Is fat a immune organ, vital for host defense? In 2015, an important study in Science suggested that fat has an important immune function that prevents invasion by pathogens
“Adipocytes have been suggested to be immunologically active, but their role in host defense is unclear. We observed rapid proliferation of preadipocytes and expansion of the dermal fat layer after infection of the skin by Staphylococcus aureus. Impaired adipogenesis resulted in increased infection as seen in Zfp423nur12 mice or in mice given inhibitors of peroxisome proliferator–activated receptor γ. This host defense function was mediated through the production of cathelicidin antimicrobial peptide from adipocytes because cathelicidin expression was decreased by inhibition of adipogenesis, and adipocytes from Camp−/− mice lost the capacity to inhibit bacterial growth. Together, these findings show that the production of an antimicrobial peptide by adipocytes is an important element for protection against S. aureus infection of the skin.”
This is in line the idea that fat provides a barrier function necessary for microbial containment. It is not an inert depot of stored energy. Fat has a critical role to play during infection. Fat defends us and deserves our respect.
In December of last year, a research team led by Yasmine Belkaid showed in the journal Cell that white adipose tissue is a storage site for memory T cells that are critical for antimicrobial defense, particularly when we are re-exposed to pathogens. They write: white adipose tissue from previously infected mice was sufficient to protect uninfected mice from lethal pathogen challenge.
Separately, Kredel et al. argued that fat in the abdomen has a similar antimicrobial role in the gut that walls off gut bacteria. They argue that the hormones produced by fat cells, called adipokines, are necessary to block translocation and frank invasion by gut bacteria. They also suggest that “creeping fat” in the guts of patients with Crohn disease functions as a physical barrier to gut microbes that would otherwise escape containment in the intestine.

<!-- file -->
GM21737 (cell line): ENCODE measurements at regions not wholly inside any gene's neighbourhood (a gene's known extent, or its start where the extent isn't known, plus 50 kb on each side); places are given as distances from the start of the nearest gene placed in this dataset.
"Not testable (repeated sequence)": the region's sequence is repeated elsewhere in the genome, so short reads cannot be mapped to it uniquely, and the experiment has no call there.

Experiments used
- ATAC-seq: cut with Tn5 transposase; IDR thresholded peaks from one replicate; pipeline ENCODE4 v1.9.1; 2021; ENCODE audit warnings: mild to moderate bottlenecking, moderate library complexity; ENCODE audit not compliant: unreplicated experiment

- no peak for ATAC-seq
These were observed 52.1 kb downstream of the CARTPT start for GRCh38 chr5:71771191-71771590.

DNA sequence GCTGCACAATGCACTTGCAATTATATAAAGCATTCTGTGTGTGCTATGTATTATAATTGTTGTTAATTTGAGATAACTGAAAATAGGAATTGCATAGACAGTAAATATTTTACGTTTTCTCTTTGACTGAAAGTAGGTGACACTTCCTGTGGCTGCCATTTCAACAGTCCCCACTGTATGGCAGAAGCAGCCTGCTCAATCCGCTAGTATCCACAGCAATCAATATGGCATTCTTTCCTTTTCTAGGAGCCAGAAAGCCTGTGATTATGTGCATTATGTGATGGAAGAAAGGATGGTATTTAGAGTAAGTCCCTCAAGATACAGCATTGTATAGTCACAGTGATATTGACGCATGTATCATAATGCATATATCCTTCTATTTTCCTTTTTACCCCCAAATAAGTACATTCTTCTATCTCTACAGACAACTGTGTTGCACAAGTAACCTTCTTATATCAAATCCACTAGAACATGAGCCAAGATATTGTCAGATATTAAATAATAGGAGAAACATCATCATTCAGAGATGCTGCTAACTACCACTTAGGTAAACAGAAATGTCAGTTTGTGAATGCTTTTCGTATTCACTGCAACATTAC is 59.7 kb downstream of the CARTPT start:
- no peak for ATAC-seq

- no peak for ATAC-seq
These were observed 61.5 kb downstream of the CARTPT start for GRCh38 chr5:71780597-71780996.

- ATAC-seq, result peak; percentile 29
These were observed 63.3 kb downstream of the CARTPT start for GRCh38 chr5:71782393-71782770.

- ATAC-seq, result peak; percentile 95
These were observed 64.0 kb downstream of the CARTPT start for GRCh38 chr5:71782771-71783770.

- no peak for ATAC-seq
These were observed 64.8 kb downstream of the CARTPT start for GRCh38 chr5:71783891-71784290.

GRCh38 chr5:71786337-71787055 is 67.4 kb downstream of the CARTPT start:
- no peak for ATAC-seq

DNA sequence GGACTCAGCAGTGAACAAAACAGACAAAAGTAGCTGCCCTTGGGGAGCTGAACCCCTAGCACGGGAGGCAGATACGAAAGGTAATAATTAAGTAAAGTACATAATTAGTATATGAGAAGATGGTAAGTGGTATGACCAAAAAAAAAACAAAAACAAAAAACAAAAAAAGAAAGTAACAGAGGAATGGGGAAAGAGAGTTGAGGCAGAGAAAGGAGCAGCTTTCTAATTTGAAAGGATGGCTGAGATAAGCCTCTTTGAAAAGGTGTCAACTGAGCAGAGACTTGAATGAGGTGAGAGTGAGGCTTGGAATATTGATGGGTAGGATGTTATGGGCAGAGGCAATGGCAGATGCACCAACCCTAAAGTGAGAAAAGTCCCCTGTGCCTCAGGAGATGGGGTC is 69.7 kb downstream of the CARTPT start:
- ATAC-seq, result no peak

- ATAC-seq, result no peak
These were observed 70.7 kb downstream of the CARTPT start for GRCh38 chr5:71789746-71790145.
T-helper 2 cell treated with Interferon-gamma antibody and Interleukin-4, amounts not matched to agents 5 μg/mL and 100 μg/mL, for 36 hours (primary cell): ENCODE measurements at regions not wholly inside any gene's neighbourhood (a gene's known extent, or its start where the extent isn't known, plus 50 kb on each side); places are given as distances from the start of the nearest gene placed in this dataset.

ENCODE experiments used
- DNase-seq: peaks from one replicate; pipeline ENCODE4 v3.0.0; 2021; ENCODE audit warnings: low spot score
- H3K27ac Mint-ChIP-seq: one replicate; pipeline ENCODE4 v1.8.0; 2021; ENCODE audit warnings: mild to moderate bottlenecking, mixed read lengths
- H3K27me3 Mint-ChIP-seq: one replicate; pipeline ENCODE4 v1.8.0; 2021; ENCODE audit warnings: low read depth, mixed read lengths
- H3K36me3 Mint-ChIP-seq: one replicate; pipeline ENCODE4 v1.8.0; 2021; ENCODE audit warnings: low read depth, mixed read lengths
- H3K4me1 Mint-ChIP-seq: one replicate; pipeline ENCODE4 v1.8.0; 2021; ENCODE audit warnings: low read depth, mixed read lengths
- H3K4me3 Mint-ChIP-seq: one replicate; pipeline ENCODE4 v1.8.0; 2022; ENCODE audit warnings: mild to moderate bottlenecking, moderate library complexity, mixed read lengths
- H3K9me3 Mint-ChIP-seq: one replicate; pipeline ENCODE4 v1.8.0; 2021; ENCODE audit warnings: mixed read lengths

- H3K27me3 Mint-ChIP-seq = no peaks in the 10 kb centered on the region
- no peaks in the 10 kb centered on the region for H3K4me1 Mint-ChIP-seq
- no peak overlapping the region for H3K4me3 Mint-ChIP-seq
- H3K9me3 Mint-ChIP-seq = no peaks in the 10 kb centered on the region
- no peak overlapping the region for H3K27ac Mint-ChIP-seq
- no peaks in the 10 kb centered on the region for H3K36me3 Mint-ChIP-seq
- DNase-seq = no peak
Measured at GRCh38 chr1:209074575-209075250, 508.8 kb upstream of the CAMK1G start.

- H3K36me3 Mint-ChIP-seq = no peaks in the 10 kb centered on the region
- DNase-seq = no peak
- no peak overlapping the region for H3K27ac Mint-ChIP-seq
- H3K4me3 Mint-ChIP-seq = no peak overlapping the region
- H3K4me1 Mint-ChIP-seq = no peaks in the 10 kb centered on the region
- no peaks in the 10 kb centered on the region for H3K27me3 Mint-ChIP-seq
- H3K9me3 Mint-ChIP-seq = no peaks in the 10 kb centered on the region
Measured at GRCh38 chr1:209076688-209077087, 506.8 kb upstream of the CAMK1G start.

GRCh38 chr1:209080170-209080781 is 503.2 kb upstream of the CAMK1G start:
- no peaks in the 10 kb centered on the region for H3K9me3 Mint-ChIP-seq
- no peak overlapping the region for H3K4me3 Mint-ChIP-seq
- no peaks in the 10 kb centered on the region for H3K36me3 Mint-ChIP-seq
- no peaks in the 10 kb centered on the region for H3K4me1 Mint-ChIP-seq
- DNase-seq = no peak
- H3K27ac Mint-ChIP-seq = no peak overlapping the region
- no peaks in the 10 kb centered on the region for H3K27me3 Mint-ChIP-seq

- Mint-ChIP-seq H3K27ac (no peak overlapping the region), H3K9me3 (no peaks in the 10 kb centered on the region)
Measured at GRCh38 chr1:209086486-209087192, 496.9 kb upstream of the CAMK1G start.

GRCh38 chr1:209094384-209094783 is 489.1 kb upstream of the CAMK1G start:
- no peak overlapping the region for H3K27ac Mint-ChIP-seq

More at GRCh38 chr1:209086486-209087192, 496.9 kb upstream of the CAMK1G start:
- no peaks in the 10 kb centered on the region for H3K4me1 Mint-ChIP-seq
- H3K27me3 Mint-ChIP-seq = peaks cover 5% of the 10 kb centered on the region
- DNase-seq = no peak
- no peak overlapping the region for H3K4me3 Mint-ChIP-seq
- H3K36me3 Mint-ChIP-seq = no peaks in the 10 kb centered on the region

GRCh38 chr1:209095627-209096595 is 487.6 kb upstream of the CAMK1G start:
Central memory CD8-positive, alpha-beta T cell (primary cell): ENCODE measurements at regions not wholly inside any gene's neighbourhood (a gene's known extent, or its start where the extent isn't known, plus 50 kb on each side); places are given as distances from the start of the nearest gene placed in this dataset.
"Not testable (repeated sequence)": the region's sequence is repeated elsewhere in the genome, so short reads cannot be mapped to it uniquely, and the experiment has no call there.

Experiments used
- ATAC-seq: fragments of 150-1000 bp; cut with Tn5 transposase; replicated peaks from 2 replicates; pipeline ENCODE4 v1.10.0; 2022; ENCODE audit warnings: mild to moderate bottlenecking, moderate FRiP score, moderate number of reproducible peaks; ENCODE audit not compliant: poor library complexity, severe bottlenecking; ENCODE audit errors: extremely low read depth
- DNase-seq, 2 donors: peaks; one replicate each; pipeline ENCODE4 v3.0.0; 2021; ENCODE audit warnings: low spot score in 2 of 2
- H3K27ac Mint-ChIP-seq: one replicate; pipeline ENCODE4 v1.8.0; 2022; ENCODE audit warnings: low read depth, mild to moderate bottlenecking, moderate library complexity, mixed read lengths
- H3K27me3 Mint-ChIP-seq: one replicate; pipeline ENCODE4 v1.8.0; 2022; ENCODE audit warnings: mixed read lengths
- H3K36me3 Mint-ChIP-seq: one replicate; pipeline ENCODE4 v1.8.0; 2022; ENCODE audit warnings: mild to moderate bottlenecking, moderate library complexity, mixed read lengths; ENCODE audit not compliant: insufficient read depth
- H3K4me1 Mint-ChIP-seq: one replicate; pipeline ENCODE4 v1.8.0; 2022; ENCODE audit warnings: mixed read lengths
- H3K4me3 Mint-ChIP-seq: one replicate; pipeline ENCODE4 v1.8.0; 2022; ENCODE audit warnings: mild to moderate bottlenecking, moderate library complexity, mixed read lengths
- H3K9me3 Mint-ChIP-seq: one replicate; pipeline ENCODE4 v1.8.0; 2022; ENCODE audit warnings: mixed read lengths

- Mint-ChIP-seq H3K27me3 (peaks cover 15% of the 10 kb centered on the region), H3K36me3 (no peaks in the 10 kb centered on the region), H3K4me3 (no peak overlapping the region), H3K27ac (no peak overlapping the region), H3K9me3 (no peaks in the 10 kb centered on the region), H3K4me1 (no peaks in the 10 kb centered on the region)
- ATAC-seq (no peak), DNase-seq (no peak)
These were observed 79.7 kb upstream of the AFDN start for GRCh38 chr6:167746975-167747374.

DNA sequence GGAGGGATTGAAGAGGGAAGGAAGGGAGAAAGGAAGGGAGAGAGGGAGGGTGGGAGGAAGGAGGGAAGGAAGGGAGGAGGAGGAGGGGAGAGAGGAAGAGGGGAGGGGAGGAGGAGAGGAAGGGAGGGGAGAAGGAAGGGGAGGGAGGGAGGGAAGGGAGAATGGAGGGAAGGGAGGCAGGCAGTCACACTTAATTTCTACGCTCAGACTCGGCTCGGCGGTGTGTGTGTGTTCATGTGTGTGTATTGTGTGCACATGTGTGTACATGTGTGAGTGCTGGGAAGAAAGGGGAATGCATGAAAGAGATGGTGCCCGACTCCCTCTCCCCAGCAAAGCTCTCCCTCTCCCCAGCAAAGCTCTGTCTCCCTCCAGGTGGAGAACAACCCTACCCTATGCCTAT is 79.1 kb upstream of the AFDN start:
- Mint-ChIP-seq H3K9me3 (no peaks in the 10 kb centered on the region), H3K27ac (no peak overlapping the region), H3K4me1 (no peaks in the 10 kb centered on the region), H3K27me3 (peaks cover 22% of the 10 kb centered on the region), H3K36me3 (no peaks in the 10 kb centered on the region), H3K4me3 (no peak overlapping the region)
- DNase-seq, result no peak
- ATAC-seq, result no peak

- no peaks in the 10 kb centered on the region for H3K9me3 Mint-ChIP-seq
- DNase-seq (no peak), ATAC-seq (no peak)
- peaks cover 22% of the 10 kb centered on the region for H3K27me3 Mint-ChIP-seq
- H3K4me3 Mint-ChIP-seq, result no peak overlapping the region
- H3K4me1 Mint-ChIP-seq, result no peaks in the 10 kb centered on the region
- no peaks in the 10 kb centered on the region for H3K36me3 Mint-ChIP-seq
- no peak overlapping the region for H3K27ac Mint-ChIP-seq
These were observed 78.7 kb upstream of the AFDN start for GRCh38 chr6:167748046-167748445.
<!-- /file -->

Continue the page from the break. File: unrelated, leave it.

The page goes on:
Along similar lines, Hegde and Dhurandar wrote a review on the infection-fat link and the antimicrobial effects of fat in Clinical Microbiology and Infection:
“In addition to the immune cells of adipose tissue, evidence is emerging that even pre-adipocytes and adipocytes are likely to interact with invading microbes.“
It is worth pointing out that the concept of a host defense function of abdominal fat is not new. In 1906, Rutherford Morison termed visceral fat in the omentum “the abdominal policeman” for its role in preventing sepsis. Morison wrote:
“Abscesses in connexion with the vermiform appendix are locked up, and pus is generally prevented from escaping into the general peritoneal cavity by the omentum.“
This observation is in line with the hypothesis that the main function of visceral fat (abdominal fat) is to contain and prevent the spread of gut bacteria into sterile sites. Not only does containment occur anatomically as described by Morison, but at a microscopic level as well. Visceral fat is an immunological organ that provides fuel for the immune system, generates pro-inflammatory cytokine mobilization, and houses phagocytic cells that mop up bacteria that escape the gut.
If fat functions as a barrier, and has an infection fighting role, it might explain decreased mortality among the overweight, known as the obesity paradox.
Appreciating the defensive function of fat also explains why belly fat can be caused by unhealthy microbial communities in the microbiome, otherwise known as dysbiosis.
In other words, accumulating fat is a predictable response, not just to excess calories, but also to microbial threats. It’s immune function is a two-edged sword that can protect us, and also leads to smoldering inflammation that has harmful long term effects on health and longevity.
Copyright © Joe Alcock MD
Learn about the evolutionary tradeoffs of fat this summer at the 4th annual meeting of ISEMPH – The International Society for Evolution, Medicine and Public Health in beautiful Park City, Utah. Abstract submissions are now open!
Emergency Physician, Educator, Researcher, interested in the microbiome, evolution, and medicine